artist interviews

5 questions with Ridley Howard

I've been following Ridley Howard's work for a while now and was fortunate enough to meet him in person during his exhibition at Koenig and Clinton, where he generously shared his thoughts  and processes, about his gorgeous paintings, with my Moravian students. You may remember a post about Ridley's  other half, Holly Coulis, a few months back?The  adorable dynamic duo share a studio where all the painting magic happens and how lucky that we get to peek through the window into that world this week. Enjoy!

Where do you live, where is your studio?

I live in Bushwick now, close to Ridgewood. We lived in 'East Williamsburg' at the Montrose stop for over 15 years, but were pushed out of our apartment in October. It's such a common story these days. My studio is in Williamsburg over by the water. Somehow I have managed to hang-on. I've had the space, an old hardware store, since 2001. There are only a few artists left over there, now it's mostly luxury living. My landlord is just a really nice guy, and an artist himself. I think he likes having an artist in the space. The rent has gone up some, but it's still manageable by Brooklyn standards. 

 

Who makes up your day to day world? friends? partners? pets?kids? 

Well for a long time it was just me and Holly, my wife, who is also a painter. In our old apartment, sadly we weren't allowed pets.. so with the recent move came a kitten at Christmas. Now there are 3 of us, and the cat has quickly become the center of our universe. It's ridiculous. I do see friends pretty often. Usually for a beer, or a game of some sort on tv. But that isn't a daily thing. And I typically go to openings one night a week.. can't handle much more than that. Holly and I also run a small gallery space, 106 Green, with our friend Mitchell Wright. So I see him pretty often, sometimes for gallery things, sometimes for drinks.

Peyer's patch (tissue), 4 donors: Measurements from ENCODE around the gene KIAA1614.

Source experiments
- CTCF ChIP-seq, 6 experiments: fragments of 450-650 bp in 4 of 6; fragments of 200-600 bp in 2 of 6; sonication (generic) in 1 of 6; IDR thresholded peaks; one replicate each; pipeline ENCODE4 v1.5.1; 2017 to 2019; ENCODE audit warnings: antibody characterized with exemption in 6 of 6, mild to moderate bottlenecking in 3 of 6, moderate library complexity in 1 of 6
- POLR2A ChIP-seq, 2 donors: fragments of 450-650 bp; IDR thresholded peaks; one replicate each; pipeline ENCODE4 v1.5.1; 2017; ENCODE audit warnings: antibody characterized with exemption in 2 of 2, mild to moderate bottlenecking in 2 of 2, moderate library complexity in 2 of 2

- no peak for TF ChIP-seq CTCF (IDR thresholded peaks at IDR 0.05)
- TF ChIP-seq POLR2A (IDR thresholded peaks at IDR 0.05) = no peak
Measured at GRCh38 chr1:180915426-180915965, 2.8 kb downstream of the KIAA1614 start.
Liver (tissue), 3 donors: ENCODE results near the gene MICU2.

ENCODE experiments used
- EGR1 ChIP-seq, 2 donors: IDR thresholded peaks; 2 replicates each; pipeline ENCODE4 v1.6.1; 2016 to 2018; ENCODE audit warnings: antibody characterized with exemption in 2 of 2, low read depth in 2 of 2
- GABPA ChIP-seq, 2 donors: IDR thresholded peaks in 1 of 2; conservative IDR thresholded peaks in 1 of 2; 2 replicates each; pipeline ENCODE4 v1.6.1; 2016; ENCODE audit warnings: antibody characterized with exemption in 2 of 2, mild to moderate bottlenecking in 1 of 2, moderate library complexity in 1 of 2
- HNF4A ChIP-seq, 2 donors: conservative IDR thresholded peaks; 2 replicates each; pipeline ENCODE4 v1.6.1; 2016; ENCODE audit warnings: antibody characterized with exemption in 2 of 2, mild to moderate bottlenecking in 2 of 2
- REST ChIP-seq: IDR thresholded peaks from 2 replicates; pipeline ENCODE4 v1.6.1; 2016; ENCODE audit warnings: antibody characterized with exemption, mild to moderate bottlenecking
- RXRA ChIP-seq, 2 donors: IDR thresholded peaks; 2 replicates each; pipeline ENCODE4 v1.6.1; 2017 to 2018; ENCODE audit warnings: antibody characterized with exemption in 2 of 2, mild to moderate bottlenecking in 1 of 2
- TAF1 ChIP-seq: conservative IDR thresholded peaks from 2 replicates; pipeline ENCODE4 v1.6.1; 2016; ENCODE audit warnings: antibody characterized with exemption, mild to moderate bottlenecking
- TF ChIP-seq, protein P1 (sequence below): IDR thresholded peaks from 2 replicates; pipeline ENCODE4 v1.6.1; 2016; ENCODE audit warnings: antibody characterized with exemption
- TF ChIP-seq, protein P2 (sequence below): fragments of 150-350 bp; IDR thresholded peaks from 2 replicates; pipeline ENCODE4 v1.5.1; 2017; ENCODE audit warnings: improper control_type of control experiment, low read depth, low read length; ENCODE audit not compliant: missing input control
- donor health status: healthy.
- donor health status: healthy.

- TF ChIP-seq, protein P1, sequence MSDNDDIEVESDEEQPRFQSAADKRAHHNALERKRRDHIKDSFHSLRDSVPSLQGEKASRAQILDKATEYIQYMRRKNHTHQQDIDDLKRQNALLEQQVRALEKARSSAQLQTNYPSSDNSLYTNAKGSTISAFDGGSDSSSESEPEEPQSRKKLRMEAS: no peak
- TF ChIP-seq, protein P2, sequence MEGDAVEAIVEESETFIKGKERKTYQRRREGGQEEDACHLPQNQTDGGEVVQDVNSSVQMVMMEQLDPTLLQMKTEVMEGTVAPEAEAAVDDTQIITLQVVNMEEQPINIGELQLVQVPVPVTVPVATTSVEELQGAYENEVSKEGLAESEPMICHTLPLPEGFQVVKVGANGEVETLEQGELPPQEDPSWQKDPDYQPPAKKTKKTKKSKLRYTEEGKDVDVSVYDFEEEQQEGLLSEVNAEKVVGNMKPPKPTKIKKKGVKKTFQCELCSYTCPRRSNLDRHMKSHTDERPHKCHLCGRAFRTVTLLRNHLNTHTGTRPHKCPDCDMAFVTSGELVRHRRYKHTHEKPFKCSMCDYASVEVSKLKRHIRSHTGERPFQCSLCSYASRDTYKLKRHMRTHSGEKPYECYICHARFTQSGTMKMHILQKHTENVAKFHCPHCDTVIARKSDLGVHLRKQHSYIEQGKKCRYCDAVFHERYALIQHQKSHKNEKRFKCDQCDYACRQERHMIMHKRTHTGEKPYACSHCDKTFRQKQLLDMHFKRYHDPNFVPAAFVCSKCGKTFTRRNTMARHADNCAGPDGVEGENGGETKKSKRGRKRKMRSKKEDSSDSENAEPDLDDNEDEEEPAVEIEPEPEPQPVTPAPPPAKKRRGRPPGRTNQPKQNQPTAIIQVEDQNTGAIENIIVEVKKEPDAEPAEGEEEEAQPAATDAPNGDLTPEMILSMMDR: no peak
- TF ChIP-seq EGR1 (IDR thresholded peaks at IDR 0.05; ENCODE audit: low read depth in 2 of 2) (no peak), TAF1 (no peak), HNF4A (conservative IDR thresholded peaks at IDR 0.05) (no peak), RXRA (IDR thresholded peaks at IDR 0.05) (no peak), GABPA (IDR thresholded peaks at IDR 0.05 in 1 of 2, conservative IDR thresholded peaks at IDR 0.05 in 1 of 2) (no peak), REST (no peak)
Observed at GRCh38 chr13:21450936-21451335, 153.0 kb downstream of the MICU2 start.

What’s an average studio day like? 

It depends on where I am with my work. When I am really busy or into the paintings, I get in before 9 and stay until late. Now it's a bit more relaxed.. so I arrive before 10 and stay until dinner time. I like to keep office hours, even if I'm not painting constantly. Maybe it's my dad's work ethic... I like to go to the office and put in a solid day's work. Most of the time it's 7 days a week, but I am learning to chill out on the weekends.

In the mornings I listen to talk radio of some kind. Could be NPR, or podcasts, or maybe Howard Stern interviews. I usually do a music break for a few hours mid-day. I typically start with slow and melodic, and then go up-tempo after lunch. Sometimes sports radio, if it isn't too meat-headed. I like Jim Rome depending on my mood.. sort of a cross between Letterman and ESPN.

What are you working on now?

Well, I just finished a couple of shows. One in NY this fall, and I have a small work show up now in Miami at Fredric Snitzer Gallery. I am sort of picking myself up now, and thinking about what is next. With every body of work, or group of paintings, it seems like new problems are presented, new issues to resolve or explore. So that's kind of where I am.. reflecting on those shows. Recently I have been making small gouaches, which is really enjoyable. There is something about the medium that suits my work.. it is so flat and matte. It's both graphic and soft, and I love the range of color. I have a few more extensive 'work on paper' projects that I'm thinking about.